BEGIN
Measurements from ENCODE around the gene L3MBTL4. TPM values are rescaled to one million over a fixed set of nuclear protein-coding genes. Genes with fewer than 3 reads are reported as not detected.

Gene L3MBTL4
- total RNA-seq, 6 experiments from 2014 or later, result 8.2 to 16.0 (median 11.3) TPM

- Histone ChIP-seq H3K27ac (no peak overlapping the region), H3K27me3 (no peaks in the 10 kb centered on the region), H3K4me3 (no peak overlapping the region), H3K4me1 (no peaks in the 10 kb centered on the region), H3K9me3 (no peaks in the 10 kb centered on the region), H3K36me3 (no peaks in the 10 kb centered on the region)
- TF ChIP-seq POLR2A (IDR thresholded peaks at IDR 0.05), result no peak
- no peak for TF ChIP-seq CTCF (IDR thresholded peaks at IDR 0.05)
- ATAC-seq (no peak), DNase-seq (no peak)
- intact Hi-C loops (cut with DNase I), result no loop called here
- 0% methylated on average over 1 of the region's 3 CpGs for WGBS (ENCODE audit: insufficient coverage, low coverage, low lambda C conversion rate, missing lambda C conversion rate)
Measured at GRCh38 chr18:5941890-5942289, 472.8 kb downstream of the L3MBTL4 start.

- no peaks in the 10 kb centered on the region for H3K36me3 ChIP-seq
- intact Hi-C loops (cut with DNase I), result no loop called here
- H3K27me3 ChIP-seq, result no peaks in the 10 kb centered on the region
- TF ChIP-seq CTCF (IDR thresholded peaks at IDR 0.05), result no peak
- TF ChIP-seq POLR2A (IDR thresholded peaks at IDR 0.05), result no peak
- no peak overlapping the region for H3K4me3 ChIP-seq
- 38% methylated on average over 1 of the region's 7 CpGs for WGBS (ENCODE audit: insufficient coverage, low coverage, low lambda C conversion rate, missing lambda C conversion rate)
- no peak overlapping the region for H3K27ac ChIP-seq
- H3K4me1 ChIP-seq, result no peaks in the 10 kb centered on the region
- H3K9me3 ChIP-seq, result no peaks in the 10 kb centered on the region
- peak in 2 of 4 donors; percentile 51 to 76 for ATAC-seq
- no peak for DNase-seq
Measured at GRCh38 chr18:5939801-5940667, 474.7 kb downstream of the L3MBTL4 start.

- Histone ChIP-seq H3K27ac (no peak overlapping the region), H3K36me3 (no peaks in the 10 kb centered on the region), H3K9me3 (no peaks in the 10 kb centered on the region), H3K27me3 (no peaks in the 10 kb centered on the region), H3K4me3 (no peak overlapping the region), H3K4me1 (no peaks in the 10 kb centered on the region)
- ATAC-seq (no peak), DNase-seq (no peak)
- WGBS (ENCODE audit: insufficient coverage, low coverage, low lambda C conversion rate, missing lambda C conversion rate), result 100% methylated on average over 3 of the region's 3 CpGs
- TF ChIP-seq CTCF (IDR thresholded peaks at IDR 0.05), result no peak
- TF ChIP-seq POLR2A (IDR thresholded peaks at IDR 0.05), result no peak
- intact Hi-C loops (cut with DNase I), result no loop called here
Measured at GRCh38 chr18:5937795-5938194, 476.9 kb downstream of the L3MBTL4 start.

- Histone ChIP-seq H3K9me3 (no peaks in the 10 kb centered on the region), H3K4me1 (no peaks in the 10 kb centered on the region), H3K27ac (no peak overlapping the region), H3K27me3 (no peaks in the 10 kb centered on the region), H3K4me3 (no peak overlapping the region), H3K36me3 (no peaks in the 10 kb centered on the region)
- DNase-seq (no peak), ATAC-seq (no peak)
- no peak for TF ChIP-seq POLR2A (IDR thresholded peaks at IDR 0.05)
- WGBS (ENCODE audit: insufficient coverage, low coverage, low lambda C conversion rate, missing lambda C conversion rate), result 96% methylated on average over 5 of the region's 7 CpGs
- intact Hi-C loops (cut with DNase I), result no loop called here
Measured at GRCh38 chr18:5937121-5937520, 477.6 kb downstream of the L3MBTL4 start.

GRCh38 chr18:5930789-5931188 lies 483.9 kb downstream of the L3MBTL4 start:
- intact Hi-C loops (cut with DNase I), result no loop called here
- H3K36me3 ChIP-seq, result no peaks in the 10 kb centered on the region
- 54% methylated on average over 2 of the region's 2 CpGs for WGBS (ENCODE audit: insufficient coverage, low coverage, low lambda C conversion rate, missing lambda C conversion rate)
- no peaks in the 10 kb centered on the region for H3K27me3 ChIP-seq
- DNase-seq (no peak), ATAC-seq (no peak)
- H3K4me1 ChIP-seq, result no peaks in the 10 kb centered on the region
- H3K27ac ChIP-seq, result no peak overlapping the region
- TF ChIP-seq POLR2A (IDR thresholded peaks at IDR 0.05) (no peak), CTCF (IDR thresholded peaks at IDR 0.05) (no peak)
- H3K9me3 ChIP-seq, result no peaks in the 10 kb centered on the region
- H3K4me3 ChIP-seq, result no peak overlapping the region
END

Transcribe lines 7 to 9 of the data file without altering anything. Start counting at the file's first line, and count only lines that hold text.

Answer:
- ATAC-seq (no peak), DNase-seq (no peak)
- intact Hi-C loops (cut with DNase I), result no loop called here
- 0% methylated on average over 1 of the region's 3 CpGs for WGBS (ENCODE audit: insufficient coverage, low coverage, low lambda C conversion rate, missing lambda C conversion rate)